JPMorgan's Dimon calls bitcoin a 'fraud'

JPMorgan's Dimon calls bitcoin a 'fraud'
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JPMorgan Chase & Co. CEO Jamie Dimon on Tuesday called bitcoin a "fraud" and vowed to fire any employees who trade in the crypto-currency.

“The currency isn’t going to work,” Dimon said at an investor conference in New York, according to reports.


“It’s a fraud” and “worse than tulip bulbs," he said. 

“You can’t have a business where people can invent a currency out of thin air and think that people who are buying it are really smart."

Dimon said that use of bitcoin — a digital currency without any government oversight that allows buyers to send payments directly to buyers around banks — "won’t end well."

Trading in bitcoin is against JPMorgan's company rules and Dimon said he would fire any employees "in a second" because "they are stupid and both are dangerous.”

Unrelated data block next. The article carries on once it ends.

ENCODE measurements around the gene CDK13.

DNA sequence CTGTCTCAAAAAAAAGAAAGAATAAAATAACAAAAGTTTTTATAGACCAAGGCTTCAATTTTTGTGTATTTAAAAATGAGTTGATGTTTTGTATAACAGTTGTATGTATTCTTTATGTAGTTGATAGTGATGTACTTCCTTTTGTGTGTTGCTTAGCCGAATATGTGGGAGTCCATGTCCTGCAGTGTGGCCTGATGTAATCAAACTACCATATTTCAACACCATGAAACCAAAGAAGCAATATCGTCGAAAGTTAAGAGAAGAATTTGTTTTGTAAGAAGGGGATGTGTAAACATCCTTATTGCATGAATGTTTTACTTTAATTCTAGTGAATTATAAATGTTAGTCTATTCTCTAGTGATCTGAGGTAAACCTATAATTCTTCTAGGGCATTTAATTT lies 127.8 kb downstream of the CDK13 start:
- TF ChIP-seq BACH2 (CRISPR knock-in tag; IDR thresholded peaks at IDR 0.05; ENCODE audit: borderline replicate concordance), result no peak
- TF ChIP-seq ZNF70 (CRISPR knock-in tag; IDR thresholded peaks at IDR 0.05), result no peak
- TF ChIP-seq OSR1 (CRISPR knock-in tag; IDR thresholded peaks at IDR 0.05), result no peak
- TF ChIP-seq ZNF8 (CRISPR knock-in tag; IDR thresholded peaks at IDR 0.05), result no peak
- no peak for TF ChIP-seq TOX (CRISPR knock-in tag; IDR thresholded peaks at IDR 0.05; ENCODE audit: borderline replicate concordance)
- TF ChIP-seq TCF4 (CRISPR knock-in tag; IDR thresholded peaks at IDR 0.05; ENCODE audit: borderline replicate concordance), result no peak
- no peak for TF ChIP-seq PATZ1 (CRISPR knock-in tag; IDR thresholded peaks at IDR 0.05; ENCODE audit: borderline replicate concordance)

He expects that the bottom will eventually drop out of bitcoin. 

"Don’t ask me to short it," he said. "It could be at $20,000 before this happens, but it will eventually blow up.” Dimon said.

“Honestly, I am just shocked that anyone can’t see it for what it is."

Since December, bitcoin’s value has increased four-fold, on the growing use of blockchain technology, which records bitcoin transactions. 

Dimon said that blockchain can be useful but its use by banks "won't be overnight."

The main concern is that bitcoin isn't subject to government oversight and could create massive problems if something go awry. 

“Someone’s going to get killed and then the government’s going to come down,” he said. “You just saw in China, governments like to control their money supply.”

The JPMorgan head said there may be a "limited market" for the currency. 

“If you were in Venezuela or Ecuador or North Korea or a bunch of parts like that, or if you were a drug dealer, a murderer, stuff like that, you are better off doing it in bitcoin than U.S. dollars,” he said. 

Banks have avoided getting involved in bitcoin because of those types of connections to illegal online activity and money laundering.